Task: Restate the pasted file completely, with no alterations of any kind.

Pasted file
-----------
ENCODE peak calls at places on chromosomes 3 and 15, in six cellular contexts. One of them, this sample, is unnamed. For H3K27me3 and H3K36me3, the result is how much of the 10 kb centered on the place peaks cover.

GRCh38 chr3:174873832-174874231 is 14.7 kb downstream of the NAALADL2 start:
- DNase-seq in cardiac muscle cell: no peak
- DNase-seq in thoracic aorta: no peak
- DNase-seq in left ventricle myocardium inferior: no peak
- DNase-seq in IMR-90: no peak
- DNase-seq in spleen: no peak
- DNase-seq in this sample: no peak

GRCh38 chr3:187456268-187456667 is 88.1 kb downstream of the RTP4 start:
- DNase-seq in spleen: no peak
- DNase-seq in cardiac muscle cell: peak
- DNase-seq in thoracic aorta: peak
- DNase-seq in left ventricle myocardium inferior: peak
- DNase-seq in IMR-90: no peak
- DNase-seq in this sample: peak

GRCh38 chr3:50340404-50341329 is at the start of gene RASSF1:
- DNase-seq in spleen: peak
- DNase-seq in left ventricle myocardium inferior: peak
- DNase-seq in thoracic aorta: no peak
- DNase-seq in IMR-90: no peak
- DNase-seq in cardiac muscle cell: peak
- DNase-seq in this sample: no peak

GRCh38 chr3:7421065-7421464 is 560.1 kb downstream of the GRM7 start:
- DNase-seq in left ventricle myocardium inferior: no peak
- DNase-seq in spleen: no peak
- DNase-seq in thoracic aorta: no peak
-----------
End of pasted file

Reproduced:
ENCODE peak calls at places on chromosomes 3 and 15, in six cellular contexts. One of them, this sample, is unnamed. For H3K27me3 and H3K36me3, the result is how much of the 10 kb centered on the place peaks cover.

GRCh38 chr3:174873832-174874231 is 14.7 kb downstream of the NAALADL2 start:
- DNase-seq in cardiac muscle cell: no peak
- DNase-seq in thoracic aorta: no peak
- DNase-seq in left ventricle myocardium inferior: no peak
- DNase-seq in IMR-90: no peak
- DNase-seq in spleen: no peak
- DNase-seq in this sample: no peak

GRCh38 chr3:187456268-187456667 is 88.1 kb downstream of the RTP4 start:
- DNase-seq in spleen: no peak
- DNase-seq in cardiac muscle cell: peak
- DNase-seq in thoracic aorta: peak
- DNase-seq in left ventricle myocardium inferior: peak
- DNase-seq in IMR-90: no peak
- DNase-seq in this sample: peak

GRCh38 chr3:50340404-50341329 is at the start of gene RASSF1:
- DNase-seq in spleen: peak
- DNase-seq in left ventricle myocardium inferior: peak
- DNase-seq in thoracic aorta: no peak
- DNase-seq in IMR-90: no peak
- DNase-seq in cardiac muscle cell: peak
- DNase-seq in this sample: no peak

GRCh38 chr3:7421065-7421464 is 560.1 kb downstream of the GRM7 start:
- DNase-seq in left ventricle myocardium inferior: no peak
- DNase-seq in spleen: no peak
- DNase-seq in thoracic aorta: no peak